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Introduction

Introduction t H e Pa s t a n d F u t u r e o F t H e Gai h ō z u (Ja P an e s e i mP e r i a L m a P s ) Kär En wig En, g u Est Editor Stanford University The spatial turn of recent years has brought a number of novel landscapes into focus for scholars of East Asia. One such frontier—locate-d at the inter section of urban development, state power, and territorialization—provides the conceptual ground for the papers guest edited by You-tien Hsing in this issue of Cross-Current.s Another—the domain of imperial cartography— undergirds the present collection of articles. Old maps have gained new life in the academy. No longer read solely for locational data (or evaluated in terms of scientific accuracy), maps are increasingly seen as cultural artifacts that bear on a wide spectrum of social and political problems. From the worldviews and spatial imaginations of their makers to the economic and ideological projects they adva - nced, histori cal maps speak to fundamental issues of both social scientic a fi nd humanistic inquiry. Informed by new interpretive questions from cultural geography and http://www.deepdyve.com/assets/images/DeepDyve-Logo-lg.png Cross-Currents: East Asian History and Culture Review University of Hawai'I Press

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Publisher
University of Hawai'I Press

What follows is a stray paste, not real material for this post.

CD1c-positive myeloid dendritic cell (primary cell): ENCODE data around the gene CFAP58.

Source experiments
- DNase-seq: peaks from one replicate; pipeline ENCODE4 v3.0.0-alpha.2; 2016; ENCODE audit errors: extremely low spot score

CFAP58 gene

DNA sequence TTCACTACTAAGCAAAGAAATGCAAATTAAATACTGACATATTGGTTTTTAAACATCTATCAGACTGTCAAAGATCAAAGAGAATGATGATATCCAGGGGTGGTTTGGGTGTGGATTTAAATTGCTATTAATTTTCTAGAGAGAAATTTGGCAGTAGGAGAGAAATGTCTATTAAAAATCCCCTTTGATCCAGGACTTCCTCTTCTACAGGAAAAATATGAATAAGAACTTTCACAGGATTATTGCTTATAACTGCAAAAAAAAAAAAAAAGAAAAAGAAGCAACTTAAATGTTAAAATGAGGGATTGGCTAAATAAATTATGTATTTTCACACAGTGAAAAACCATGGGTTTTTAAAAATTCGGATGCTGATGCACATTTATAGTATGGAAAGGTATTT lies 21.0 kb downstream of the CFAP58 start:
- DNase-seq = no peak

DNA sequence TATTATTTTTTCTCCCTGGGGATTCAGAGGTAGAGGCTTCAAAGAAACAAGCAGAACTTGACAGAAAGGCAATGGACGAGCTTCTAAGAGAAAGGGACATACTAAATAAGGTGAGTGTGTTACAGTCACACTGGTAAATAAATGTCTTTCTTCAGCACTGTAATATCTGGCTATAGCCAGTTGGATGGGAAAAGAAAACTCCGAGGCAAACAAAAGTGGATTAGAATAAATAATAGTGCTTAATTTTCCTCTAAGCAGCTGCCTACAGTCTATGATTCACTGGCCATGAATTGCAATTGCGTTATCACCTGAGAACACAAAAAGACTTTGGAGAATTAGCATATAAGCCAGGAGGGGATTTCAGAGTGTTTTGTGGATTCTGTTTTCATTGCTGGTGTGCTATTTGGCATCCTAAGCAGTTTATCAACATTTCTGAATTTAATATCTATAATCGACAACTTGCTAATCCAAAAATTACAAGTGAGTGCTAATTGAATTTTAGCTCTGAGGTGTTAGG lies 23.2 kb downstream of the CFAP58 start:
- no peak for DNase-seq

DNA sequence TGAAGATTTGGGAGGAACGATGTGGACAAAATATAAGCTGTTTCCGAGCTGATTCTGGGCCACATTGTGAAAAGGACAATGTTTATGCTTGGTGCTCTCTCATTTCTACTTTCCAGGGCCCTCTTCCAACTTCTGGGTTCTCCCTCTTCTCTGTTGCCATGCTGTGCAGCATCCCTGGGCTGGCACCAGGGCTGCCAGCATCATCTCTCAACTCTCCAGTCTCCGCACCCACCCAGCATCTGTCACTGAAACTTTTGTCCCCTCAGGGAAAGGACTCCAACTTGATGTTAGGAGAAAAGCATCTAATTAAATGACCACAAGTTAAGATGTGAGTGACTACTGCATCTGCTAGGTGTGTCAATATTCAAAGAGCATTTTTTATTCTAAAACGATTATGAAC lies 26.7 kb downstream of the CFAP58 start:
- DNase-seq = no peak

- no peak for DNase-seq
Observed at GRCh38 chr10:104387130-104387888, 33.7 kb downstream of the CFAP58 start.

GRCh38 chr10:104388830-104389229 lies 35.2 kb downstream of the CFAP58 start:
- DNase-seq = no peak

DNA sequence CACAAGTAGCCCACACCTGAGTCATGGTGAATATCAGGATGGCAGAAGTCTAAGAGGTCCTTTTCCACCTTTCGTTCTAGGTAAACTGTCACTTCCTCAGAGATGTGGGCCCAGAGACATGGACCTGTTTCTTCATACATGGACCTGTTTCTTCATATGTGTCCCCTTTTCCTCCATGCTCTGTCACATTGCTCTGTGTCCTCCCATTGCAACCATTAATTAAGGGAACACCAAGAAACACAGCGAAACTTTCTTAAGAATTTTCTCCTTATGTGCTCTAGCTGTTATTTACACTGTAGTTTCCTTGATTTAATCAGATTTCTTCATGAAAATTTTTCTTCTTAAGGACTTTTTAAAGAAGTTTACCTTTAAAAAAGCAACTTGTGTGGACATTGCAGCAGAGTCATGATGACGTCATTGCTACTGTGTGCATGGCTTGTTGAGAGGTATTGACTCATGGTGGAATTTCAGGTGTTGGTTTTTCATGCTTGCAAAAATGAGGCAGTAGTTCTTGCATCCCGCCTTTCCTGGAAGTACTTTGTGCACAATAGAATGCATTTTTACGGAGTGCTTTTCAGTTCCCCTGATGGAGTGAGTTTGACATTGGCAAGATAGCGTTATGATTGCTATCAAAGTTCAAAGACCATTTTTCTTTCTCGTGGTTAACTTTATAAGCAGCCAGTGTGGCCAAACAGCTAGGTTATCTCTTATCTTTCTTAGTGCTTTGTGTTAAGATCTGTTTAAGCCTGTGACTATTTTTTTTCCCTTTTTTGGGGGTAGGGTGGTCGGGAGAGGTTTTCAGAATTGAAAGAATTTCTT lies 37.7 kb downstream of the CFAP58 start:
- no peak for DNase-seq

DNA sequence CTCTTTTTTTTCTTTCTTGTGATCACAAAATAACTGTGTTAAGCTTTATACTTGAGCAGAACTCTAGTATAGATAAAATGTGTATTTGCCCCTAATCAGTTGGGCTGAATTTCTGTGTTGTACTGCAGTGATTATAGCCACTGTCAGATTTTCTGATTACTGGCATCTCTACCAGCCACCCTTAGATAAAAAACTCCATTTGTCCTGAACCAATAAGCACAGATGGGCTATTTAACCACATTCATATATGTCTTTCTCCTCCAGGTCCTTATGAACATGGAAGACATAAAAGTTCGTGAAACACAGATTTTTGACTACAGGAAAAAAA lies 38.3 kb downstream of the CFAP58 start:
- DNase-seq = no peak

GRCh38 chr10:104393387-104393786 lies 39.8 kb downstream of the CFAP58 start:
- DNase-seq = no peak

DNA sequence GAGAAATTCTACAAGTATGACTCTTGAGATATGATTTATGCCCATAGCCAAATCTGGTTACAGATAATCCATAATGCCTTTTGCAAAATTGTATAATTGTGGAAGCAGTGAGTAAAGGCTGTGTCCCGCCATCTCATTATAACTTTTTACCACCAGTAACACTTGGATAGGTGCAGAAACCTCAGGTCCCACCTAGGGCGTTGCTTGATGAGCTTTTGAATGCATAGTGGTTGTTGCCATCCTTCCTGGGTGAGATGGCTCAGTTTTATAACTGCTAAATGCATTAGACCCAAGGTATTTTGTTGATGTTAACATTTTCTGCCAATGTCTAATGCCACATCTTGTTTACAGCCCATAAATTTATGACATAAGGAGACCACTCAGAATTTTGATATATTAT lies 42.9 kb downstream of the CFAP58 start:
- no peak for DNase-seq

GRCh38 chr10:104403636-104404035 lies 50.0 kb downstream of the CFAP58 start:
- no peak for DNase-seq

ISSN
2158-9666
eISSN
2158-9674

Abstract

t H e Pa s t a n d F u t u r e o F t H e Gai h ō z u (Ja P an e s e i mP e r i a L m a P s ) Kär En wig En, g u Est Editor Stanford University The spatial turn of recent years has brought a number of novel landscapes into focus for scholars of East Asia. One such frontier—locate-d at the inter section of urban development, state power, and territorialization—provides the conceptual ground for the papers guest edited by You-tien Hsing in this issue of Cross-Current.s Another—the domain of imperial cartography— undergirds the present collection of articles. Old maps have gained new life in the academy. No longer read solely for locational data (or evaluated in terms of scientific accuracy), maps are increasingly seen as cultural artifacts that bear on a wide spectrum of social and political problems. From the worldviews and spatial imaginations of their makers to the economic and ideological projects they adva - nced, histori cal maps speak to fundamental issues of both social scientic a fi nd humanistic inquiry. Informed by new interpretive questions from cultural geography and

Journal

Cross-Currents: East Asian History and Culture ReviewUniversity of Hawai'I Press

Published: Jun 28, 2012

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